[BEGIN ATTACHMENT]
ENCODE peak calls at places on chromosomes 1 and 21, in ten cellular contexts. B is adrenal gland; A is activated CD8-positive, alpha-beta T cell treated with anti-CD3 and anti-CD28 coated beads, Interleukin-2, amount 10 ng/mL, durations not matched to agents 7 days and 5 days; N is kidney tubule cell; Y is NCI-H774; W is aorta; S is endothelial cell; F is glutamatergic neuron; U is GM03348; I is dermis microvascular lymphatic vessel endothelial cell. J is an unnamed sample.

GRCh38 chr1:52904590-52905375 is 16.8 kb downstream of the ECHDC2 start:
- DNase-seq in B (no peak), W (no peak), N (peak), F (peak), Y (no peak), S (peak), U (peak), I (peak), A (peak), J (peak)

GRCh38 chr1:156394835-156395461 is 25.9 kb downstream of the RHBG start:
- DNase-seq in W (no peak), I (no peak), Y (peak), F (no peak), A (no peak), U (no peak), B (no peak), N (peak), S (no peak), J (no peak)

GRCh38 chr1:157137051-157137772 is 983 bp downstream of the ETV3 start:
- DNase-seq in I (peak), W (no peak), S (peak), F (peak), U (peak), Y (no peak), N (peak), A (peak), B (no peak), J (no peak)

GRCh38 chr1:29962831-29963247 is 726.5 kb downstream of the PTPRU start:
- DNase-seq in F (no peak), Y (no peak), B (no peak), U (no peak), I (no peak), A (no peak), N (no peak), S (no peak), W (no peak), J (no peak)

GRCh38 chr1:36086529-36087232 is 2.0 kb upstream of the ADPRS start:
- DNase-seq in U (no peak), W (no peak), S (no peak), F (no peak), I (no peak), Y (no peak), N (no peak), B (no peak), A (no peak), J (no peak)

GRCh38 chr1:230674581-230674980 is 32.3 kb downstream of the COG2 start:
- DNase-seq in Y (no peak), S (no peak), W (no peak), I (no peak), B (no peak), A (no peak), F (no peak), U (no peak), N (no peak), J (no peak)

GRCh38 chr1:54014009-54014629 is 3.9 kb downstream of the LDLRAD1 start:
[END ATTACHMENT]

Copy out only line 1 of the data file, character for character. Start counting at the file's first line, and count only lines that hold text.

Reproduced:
ENCODE peak calls at places on chromosomes 1 and 21, in ten cellular contexts. B is adrenal gland; A is activated CD8-positive, alpha-beta T cell treated with anti-CD3 and anti-CD28 coated beads, Interleukin-2, amount 10 ng/mL, durations not matched to agents 7 days and 5 days; N is kidney tubule cell; Y is NCI-H774; W is aorta; S is endothelial cell; F is glutamatergic neuron; U is GM03348; I is dermis microvascular lymphatic vessel endothelial cell. J is an unnamed sample.